Are Paul Casey and Ian Poulter Right for European Ryder Cup Squad?

Andrew McNairSenior Writer ISeptember 1, 2008

So did Ian Poulter already know he was picked when he chose to not to compete at the Johnnie Walker Classic?

He quite possibly did.

Poulter and Paul Casey missed the cut in the Deutsche Bank Championship in America after choosing to not compete in front of Ryder Cup captain Nick Faldo at the Johnnie Walker.

Darren Clarke plays in front of Faldo and does well again after last week's KLM Open win in Holland, yet he misses out.

You wouldn't have to be a rocket scientist to work it out. Faldo's mind was made up long before this tournament. In fact, I'd say he knew his choices since the Open Championship.

I'm pretty disappointed in Faldo. After all, he said the picks were all about form, but obviously not.

Some of the European team are slightly surprised by the Captain's picks including Sergio Garcia, and I wonder if it'll affect the team spirit within the European camp.

Faldo is not a great communicator, and he's chosen players (Poulter in particular) who do their own thing and couldn't care less what people think.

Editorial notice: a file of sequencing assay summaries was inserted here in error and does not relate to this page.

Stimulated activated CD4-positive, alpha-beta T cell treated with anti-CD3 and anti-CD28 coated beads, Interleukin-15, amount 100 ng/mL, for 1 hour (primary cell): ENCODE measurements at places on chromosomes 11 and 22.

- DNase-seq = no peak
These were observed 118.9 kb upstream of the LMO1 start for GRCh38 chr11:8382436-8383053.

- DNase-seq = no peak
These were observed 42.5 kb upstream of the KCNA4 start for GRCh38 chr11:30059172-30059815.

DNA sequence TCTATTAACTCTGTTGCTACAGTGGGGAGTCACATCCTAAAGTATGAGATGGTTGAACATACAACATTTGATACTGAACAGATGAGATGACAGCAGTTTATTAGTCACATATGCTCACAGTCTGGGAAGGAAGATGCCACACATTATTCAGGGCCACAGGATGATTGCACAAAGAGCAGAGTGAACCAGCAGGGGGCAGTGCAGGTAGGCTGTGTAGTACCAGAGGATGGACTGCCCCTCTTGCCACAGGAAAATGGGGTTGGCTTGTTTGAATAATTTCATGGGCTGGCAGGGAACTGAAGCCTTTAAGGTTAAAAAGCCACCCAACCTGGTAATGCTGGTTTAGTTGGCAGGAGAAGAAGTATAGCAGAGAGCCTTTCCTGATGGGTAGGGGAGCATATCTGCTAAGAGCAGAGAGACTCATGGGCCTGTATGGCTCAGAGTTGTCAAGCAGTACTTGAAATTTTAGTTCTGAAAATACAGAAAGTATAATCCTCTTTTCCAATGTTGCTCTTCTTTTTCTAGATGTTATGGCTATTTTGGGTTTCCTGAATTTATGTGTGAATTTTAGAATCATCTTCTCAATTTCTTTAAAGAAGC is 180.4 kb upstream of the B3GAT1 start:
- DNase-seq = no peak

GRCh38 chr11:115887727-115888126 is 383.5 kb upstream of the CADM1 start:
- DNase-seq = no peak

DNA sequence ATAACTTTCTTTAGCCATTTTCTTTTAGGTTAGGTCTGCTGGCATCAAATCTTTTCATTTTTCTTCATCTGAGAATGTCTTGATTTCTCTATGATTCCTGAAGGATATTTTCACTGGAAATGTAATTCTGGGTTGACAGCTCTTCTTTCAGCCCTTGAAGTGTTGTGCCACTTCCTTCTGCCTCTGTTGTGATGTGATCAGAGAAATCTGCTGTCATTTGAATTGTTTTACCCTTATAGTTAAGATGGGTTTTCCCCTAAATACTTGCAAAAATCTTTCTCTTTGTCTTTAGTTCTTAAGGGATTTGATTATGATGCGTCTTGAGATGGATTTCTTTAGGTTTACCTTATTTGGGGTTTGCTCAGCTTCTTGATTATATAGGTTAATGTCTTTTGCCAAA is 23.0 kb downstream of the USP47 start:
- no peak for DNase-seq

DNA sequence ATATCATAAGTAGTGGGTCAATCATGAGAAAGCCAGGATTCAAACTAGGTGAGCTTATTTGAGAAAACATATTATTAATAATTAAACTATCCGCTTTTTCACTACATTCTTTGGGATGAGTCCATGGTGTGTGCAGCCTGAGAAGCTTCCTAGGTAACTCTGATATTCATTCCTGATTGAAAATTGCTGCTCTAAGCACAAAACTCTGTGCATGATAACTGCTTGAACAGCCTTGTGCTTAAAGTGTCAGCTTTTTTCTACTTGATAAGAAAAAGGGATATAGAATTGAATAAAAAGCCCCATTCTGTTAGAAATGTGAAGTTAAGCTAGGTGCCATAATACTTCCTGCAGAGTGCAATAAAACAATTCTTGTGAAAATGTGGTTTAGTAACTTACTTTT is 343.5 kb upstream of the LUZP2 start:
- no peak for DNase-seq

Certainly, this is not like the Europe that has been so successful in recent Ryder Cups.

I believe Darren Clarke should be there. He's on form and has been involved in five Ryder Cups. Even Jim Furyk says so!

Along with Poulter and Casey, Justin Rose, Soren Hansen and Oliver Wilson claimed the final automatic qualifying spots.

The whole issue leaves a bad taste in my mouth, but I'll get behind Europe at Valhalla on Sept. 19.


Did You Know?

Since the Ryder Cup became an America vs. Europe affair, the Europeans have won 50 percent of the time with seven wins out of 14. America have six wins, and there has been one draw.